How To Get Rid of a Cold, Fast

By Sarah Malka, MD
Medically reviewed
October 25, 2021

The common cold, or viral upper respiratory tract infection, is one of the most common illnesses—with most people experiencing two or more per year.

In fact, over the course of a year, people in the United States suffer one billion colds.

While there is no known cure for the common cold, and no prescription medication that will make it go away faster, there are plenty of treatments that can help reduce the congestion, cough, and other uncomfortable symptoms you experience.

In this article, I’ll go over some of the basics of common colds—what causes them, the symptoms, and how a cold is diagnosed.

Then I’ll talk about some remedies that might help your cold go away faster. I’ll also outline some strategies to prevent future colds.

Finally, I’ll discuss when you should consider seeing a health care provider.

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Common Cold Basics

Before we get to the remedies, it’s important to understand the causes and symptoms of the common cold to help you select the right treatments—and to help you prevent colds in the future.

Causes

There are more than 200 viruses that can cause a cold.

The most common cold viruses are called rhinoviruses, and are responsible for 40-50% of all colds.

A cold virus can spread through droplets of saliva or mucus that are released into the air when an infected person sneezes, coughs, or even talks.

The cold virus can also spread by hand-to-hand contact with someone who is infected or by sharing contaminated objects, like towels, phones, toys, computer keyboards, or utensils.

Symptoms

Since hundreds of different viruses can cause a cold, symptoms can vary.

Typically, a runny nose, stuffy nose, or mild sore throat is the first sign.

These symptoms are possibly followed by coughing, and sneezing.

Cold symptoms tend to surface 1-3 days after being exposed to a virus that causes colds, though this varies depending on the specific virus.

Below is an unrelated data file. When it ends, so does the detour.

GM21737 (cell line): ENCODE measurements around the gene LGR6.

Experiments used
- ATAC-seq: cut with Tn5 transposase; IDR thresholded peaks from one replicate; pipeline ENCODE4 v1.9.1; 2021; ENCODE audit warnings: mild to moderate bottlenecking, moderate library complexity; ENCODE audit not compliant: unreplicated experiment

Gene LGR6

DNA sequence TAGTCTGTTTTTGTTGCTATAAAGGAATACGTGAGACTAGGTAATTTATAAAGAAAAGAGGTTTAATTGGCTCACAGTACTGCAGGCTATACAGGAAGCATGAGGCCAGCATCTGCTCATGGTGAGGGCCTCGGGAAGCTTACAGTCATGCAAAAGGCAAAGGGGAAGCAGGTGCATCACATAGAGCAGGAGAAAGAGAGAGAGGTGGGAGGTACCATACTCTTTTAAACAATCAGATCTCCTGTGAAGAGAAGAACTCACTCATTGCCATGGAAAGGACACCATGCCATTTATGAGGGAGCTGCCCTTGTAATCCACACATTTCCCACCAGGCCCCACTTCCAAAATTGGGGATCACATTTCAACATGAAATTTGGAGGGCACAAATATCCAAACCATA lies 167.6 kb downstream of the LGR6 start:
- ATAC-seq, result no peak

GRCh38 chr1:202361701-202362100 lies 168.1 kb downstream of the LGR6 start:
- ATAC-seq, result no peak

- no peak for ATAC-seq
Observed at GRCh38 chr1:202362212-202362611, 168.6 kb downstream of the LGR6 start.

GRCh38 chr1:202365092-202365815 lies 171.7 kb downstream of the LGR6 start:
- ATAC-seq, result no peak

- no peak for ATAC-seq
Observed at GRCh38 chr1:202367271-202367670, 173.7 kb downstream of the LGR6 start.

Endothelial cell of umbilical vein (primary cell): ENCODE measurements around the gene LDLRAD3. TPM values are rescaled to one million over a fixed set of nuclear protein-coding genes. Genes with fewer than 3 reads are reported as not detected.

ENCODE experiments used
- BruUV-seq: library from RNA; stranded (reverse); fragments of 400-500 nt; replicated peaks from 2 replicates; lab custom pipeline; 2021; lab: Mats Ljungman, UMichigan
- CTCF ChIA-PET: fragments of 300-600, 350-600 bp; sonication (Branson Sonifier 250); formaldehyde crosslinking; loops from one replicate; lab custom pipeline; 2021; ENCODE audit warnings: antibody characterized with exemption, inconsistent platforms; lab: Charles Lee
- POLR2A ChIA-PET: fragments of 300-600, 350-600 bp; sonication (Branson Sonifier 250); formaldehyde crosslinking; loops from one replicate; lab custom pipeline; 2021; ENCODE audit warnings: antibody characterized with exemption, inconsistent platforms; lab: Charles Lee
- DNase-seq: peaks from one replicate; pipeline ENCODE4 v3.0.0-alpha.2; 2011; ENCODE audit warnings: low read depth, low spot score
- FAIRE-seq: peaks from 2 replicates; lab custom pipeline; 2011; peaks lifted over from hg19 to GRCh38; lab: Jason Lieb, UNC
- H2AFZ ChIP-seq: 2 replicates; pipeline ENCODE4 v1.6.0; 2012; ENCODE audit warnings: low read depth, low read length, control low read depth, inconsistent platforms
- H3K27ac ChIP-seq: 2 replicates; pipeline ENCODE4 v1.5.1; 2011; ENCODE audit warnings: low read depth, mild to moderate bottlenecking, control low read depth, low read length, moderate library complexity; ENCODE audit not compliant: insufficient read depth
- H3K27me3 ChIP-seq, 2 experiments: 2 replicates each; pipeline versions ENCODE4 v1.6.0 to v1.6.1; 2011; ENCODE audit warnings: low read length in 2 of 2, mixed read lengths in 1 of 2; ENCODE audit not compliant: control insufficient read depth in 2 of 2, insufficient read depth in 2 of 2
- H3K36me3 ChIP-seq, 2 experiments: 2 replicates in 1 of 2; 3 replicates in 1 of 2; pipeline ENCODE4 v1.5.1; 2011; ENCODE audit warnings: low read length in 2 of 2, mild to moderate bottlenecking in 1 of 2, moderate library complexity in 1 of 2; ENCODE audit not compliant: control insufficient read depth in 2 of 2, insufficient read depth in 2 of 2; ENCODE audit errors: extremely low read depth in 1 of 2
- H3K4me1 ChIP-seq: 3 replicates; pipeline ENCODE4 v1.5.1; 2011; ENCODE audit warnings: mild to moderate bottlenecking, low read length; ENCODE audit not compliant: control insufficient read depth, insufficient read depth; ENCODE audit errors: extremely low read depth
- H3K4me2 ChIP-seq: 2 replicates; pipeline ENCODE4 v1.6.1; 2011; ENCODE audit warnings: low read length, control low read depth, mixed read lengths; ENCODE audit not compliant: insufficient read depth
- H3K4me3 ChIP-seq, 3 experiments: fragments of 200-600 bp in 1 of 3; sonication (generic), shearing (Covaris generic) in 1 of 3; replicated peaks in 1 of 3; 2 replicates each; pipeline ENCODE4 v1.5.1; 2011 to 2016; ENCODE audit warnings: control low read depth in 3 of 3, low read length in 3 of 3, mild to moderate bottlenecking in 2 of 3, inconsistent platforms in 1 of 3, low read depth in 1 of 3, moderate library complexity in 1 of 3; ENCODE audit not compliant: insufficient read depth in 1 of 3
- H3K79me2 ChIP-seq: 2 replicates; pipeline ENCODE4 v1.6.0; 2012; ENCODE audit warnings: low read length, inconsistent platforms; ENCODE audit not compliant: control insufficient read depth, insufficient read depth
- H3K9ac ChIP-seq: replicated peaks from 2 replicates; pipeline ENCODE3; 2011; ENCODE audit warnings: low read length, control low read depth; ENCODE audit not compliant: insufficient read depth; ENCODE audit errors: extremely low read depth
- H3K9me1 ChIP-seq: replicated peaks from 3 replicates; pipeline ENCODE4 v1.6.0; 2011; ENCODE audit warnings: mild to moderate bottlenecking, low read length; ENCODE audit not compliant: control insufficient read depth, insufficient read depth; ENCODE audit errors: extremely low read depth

Aside from the symptoms already mentioned, other symptoms can vary, and may include:

  • Stuffy nose
  • Hoarseness
  • Congestion
  • Headache
  • Slight body aches
  • Low-grade fever
  • Generally feeling ill
  • Thick nasal discharge that may be any color, from clear to green to brown

As symptoms of the common cold are similar to those of the flu, it can be hard to differentiate between the two.

This is especially true since both illnesses spread around the same time of year, and some cold viruses cause flu-like symptoms.

Fevers and chills are more common with the flu, as are body aches.

These symptoms will rarely be seen with the common cold.

However, the flu won’t always cause a fever.

Nausea and vomiting are more common signs of the flu that almost never happen with the common cold.

Headaches are a more frequent symptom of flu infections in both adults and children.

Diagnosis

Generally, you don’t need to see a doctor for a common cold.

You can treat your symptoms at home with over-the-counter medications and rest.

Colds and flu-like illnesses do not respond to antibiotics and, generally, no specific testing or prescription medications are needed or helpful.

But if symptoms get worse after 7 days—or last longer than 10 days—it is recommended that you contact your healthcare provider to make sure you do not have a different kind of illness that requires additional testing or treatment. 

How to Get Rid of a Cold

Even though there is no cure for a cold, there are things you can do to minimize symptoms and feel better faster.

The most important remedies are getting plenty of rest and fluids.

Vitamins C, D, and Zinc

Zinc and Vitamin C are often advertised as key cold fighters, but research on this has had mixed results, and no high-quality study has proven any vitamin will make cold symptoms go away faster.

Despite these findings, taking regular Vitamin C, D, and Zinc supplements does benefit the body and help maintain overall wellness, including immune health.

Just don’t expect them to fully prevent or cure a cold.

Hydration

You have probably heard the saying “drink plenty of fluids” plenty of times, and for good reason.

Drinking lots of water can help loosen the mucus in your nasal cavity and relieve thick nasal congestion.

In addition to water, juice and electrolyte-containing fluids will help you replace the fluids and electrolytes you’ve lost, and stop you from becoming dehydrated. 

Echinacea

Echinacea is a popular herbal treatment for the common cold.

A systematic review of studies showed that the plant may lower the risk of developing colds by more than 58% and shorten the duration of colds by 1.4 days, however research is inconclusive.

Despite the lack of conclusive research, echinacea has minimal adverse effects on health, and is safe to incorporate into your wellness routine. 

Hot compresses

Reclining with a warm wet washcloth over your eyes and nose can help warm the nasal passages and loosen built-up mucus.

This can relieve sinus pressure.

Rest and sleep

Your body needs sleep to heal and help your immune system recover.

Do your best to get as much rest and sleep as you need while you are sick with a cold. 

Humidifier

Dry air can cause further irritation to the nose and throat.

Using a humidifier or cool mist vaporizer in your bedroom will help add moisture back into the air while you sleep. 

Over-the-counter (OTC) medications

There are many over-the-counter (OTC) medications that can significantly alleviate cold symptoms.